To say last week was busy one is an understatement.


On Saturday, Sept. 1, the community came together to remember Brandon Smith, the popular son of Hesperia City Councilman Thurston "Smitty" Smith and his wife, Margaret. Earlier, Brandon was tragically killed while competing in an off-road motorcycle race, an activity he loved. Sunset Hills Memorial Park in Apple Valley, which presided over the memorial and graveside services, estimated about 750 people were in attendance.


There were dignitaries, friends, family members and, of course, fellow motorcycle riders. The service was emotional but balanced with several light-hearted remembrances of a young man whose personality and character touched everyone he met.


But the Smith event wasn't the only memorial service to remember a young person who had died. Services were held at Calvary Chapel Hesperia and Desert View Memorial Park for little Madison Faler, a precious 4-year-old who lost a courageous and inspiring fight with cancer. She, too, was remembered as a person who brought something truly special to our world.


One of the biggest bombshells ever to drop in Hesperia hit like thunder on the afternoon of Tuesday, Sept. 4 when Michael Ramos, the San Bernardino County district attorney, announced that Hesperia City Councilman Tad Honeycutt had been arrested. Also arrested, was C. Steven Cox, founder of the California Charter Academy, where Honeycutt had served as head of a for-profit entity affiliated with CCA. Honeycutt, who later was released after posting bail, faces 20 years if convicted. His former business partner, Cox, who last week was held on $1 million bail, faces 64 years for his alleged role in the mismanagement of $5.5 million in taxpayer funds.


Last week's arrests were a surprise. In April, Hesperia Star reporter Beau Yarbrough broke the story that the FBI was closing its investigation of the case. But those who have read even portions of the state's 107-page audit of CCA, which was released in the spring of 2005, could easily see the allegations were extremely serious. Ramos, in fact, said CCA activities "turned my stomach a little bit."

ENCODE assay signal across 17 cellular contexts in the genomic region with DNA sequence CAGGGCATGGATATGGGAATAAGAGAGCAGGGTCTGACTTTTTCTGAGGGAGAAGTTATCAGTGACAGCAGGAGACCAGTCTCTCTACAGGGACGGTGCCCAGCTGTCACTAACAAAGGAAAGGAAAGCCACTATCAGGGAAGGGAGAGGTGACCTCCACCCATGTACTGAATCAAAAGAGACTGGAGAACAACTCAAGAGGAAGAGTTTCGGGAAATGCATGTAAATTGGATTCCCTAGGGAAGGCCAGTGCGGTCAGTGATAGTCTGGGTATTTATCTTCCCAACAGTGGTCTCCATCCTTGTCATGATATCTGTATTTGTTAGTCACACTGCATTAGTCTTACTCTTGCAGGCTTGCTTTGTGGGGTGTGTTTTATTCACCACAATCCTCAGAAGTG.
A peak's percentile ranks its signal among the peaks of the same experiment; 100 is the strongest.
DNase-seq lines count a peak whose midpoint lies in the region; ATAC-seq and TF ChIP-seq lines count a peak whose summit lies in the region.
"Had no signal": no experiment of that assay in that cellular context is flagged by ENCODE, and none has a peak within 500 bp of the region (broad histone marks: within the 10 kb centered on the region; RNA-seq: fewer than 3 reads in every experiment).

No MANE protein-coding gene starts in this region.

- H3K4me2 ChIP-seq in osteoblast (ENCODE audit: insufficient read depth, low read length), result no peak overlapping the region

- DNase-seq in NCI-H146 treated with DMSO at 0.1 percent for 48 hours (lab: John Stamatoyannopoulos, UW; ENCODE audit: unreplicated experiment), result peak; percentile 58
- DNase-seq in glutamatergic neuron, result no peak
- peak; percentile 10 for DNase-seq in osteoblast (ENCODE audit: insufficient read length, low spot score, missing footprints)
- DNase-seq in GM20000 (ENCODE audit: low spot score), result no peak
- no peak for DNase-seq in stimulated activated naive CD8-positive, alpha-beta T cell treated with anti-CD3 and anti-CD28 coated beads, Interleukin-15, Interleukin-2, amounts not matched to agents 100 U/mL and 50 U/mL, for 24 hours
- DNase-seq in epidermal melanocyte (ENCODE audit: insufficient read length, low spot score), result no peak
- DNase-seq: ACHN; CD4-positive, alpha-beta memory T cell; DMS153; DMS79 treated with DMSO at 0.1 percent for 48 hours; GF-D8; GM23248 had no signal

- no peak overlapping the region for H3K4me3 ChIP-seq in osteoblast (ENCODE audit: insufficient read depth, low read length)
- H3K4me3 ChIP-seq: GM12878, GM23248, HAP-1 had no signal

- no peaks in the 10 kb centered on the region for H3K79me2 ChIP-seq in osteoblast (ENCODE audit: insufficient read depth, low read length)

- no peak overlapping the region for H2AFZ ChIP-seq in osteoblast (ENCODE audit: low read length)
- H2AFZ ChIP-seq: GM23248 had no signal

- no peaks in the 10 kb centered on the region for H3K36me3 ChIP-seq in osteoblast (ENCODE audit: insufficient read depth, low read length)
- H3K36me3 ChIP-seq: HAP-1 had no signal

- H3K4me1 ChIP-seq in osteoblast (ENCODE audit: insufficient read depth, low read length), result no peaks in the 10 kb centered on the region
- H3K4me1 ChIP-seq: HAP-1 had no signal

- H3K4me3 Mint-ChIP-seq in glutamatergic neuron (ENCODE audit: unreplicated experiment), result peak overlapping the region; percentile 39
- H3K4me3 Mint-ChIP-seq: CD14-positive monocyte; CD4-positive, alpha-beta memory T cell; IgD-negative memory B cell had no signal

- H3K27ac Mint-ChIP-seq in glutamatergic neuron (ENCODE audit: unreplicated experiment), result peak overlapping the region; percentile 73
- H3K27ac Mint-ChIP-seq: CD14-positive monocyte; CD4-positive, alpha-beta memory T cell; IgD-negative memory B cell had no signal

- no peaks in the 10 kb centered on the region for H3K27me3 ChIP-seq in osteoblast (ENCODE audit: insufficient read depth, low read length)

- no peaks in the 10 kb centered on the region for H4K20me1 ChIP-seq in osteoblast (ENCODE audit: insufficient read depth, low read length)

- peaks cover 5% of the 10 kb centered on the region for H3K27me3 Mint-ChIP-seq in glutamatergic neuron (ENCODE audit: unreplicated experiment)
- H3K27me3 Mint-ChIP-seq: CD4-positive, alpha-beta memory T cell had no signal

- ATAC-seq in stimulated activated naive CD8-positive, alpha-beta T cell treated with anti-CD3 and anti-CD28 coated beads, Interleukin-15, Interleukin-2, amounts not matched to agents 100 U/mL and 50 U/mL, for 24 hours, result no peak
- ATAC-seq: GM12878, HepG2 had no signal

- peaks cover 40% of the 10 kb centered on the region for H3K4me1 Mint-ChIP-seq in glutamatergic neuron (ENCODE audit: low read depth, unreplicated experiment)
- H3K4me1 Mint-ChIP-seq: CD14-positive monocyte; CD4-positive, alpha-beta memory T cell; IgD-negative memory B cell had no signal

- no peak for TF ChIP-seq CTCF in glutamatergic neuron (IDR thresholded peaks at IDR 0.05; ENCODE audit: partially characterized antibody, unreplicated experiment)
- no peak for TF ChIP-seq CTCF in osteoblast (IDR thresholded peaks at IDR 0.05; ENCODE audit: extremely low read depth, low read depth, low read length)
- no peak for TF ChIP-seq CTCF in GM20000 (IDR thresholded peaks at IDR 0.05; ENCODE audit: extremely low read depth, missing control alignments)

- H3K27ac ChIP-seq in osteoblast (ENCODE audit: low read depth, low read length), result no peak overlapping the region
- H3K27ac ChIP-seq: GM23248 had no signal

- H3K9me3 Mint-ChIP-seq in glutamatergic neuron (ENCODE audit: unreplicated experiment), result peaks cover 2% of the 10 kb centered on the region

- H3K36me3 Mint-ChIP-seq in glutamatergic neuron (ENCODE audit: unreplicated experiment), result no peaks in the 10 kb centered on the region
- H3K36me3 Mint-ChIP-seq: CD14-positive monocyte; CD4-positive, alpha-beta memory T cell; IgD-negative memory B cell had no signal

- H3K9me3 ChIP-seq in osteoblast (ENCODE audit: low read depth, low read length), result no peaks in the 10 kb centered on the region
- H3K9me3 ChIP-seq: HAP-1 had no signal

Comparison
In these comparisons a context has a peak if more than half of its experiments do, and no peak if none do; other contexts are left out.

Yes, this week left many Hesperians feeling more than a bit queasy. Perhaps that is why Mayor Rita Vogler was right on when during last Wednesday's City Council meeting she urged residents to take a collective deep breath.


"We're going through some trying times right now," the mayor noted.


The mayor also addressed the shooting death of 65-year-old Seutatia Tausili, who was allegedly shot by taggers as her family was attempting to prevent the taggers from marking their First Avenue neighborhood with graffiti.


"This is not the time for us to be afraid to do what we need to do," Vogler said. "We must take control, we cannot close our doors, close our shades and pretend it's not happening."


However, Vogler recommended people call WE-TIP or the Hesperia Police Station if they see taggers in the act.


Vogler began last week's meeting by honoring parents who had recently lost their children.


"Tonight I want to begin the meeting in honor of all the parents whom have lost their beloved children," the mayor began. "We want to honor them for their extraordinary strength, reaching deep inside themselves, finding a way to keep their world and that of others moving forward at a time when so much pain is being felt."